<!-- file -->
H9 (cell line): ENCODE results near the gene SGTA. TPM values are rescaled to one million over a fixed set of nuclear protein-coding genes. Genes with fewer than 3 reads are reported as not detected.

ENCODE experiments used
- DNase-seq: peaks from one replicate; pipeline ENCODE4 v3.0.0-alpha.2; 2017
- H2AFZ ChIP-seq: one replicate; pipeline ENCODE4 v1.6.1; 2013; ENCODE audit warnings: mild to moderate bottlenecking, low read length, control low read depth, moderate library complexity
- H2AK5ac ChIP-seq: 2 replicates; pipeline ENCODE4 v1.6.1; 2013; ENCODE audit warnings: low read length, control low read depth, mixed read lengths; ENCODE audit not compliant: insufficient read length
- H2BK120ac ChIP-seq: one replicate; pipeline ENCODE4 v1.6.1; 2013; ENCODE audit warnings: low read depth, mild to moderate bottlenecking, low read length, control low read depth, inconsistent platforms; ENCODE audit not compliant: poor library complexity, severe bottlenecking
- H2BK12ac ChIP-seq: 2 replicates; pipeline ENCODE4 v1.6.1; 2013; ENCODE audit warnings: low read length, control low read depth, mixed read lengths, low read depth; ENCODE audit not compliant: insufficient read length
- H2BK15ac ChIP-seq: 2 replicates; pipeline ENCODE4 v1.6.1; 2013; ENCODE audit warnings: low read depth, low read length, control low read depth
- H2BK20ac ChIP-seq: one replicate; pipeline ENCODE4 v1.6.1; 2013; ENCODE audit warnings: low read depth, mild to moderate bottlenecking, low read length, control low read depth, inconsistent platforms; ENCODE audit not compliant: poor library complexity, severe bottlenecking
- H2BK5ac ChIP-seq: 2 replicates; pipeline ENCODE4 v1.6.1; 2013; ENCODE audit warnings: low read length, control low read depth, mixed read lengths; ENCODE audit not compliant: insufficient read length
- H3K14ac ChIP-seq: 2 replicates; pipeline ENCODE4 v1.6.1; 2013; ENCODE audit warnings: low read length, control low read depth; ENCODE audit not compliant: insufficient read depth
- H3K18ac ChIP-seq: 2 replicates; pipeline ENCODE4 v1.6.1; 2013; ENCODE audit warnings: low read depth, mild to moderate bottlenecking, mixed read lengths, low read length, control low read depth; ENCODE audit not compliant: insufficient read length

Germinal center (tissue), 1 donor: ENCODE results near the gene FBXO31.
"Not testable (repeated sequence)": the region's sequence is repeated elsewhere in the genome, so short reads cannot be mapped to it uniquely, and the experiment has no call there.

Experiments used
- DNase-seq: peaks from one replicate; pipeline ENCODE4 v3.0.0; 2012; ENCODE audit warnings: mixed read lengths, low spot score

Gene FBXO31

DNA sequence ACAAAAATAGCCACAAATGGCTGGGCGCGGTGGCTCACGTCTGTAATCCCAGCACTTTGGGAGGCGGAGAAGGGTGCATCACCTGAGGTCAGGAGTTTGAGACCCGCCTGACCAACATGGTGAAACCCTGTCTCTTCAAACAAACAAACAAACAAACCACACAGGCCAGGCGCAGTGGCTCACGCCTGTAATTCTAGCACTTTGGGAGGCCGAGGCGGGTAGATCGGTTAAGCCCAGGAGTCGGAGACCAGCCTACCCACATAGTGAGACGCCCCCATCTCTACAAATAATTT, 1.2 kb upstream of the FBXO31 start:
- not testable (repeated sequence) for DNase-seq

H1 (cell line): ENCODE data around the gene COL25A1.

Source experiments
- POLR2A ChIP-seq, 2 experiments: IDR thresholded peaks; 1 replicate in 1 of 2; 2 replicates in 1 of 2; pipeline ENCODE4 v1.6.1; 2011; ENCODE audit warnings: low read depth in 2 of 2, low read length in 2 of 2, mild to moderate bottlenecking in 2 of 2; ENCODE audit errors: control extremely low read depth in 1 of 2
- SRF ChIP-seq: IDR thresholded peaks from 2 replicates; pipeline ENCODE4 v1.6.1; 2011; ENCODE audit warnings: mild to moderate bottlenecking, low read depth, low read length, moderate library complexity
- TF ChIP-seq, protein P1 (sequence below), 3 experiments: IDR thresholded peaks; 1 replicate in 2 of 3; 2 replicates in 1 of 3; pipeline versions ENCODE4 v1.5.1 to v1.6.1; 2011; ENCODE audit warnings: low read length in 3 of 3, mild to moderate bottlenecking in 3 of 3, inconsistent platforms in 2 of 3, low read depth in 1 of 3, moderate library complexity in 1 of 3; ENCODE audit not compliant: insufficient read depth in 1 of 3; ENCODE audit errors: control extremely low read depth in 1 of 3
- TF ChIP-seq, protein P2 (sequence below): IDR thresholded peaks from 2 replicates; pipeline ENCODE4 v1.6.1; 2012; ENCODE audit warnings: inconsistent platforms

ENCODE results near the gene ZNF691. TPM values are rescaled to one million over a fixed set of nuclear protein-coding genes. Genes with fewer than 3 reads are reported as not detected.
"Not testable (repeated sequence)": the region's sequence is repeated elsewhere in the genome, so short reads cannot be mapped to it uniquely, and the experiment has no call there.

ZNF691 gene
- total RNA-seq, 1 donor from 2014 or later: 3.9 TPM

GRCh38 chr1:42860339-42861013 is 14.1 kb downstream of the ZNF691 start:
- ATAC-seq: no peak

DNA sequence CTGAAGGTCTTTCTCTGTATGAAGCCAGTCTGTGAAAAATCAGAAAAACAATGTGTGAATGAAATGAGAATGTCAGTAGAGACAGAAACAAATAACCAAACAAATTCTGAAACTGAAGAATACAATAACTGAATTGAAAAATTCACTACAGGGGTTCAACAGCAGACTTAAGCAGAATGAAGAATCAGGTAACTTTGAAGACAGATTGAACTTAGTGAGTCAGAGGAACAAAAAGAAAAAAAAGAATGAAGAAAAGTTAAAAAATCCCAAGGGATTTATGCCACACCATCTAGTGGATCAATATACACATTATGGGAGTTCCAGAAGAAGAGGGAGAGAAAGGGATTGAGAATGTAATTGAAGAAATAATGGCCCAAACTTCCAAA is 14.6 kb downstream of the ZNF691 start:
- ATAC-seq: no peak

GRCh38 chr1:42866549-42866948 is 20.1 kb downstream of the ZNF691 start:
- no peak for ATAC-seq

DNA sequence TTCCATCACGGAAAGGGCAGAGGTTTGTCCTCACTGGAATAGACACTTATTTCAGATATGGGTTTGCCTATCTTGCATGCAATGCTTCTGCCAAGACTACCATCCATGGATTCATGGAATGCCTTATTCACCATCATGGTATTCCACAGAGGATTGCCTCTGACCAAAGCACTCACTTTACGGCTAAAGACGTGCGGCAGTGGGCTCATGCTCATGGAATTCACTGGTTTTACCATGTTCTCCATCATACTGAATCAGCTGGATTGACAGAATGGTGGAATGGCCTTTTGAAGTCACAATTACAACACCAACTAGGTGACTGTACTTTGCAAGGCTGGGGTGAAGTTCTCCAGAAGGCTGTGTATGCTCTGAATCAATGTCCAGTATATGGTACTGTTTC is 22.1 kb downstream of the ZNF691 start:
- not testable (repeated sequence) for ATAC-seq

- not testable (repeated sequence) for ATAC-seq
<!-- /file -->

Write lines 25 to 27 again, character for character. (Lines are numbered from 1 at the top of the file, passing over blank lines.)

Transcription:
- TF ChIP-seq, protein P2 (sequence below): IDR thresholded peaks from 2 replicates; pipeline ENCODE4 v1.6.1; 2012; ENCODE audit warnings: inconsistent platforms

ENCODE results near the gene ZNF691. TPM values are rescaled to one million over a fixed set of nuclear protein-coding genes. Genes with fewer than 3 reads are reported as not detected.
"Not testable (repeated sequence)": the region's sequence is repeated elsewhere in the genome, so short reads cannot be mapped to it uniquely, and the experiment has no call there.